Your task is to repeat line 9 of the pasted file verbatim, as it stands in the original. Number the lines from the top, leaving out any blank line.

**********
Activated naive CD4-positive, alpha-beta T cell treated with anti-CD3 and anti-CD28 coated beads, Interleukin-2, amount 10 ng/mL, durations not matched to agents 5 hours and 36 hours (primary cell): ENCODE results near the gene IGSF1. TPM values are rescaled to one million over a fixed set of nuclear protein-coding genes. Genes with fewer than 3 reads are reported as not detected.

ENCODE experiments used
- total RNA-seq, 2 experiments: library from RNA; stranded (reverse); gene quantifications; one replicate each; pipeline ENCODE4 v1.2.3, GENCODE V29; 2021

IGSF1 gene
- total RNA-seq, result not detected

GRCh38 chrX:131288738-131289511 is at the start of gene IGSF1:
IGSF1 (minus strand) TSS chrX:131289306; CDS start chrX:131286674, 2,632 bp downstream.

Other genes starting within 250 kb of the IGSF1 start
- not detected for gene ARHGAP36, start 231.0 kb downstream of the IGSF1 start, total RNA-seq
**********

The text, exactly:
- not detected for gene ARHGAP36, start 231.0 kb downstream of the IGSF1 start, total RNA-seq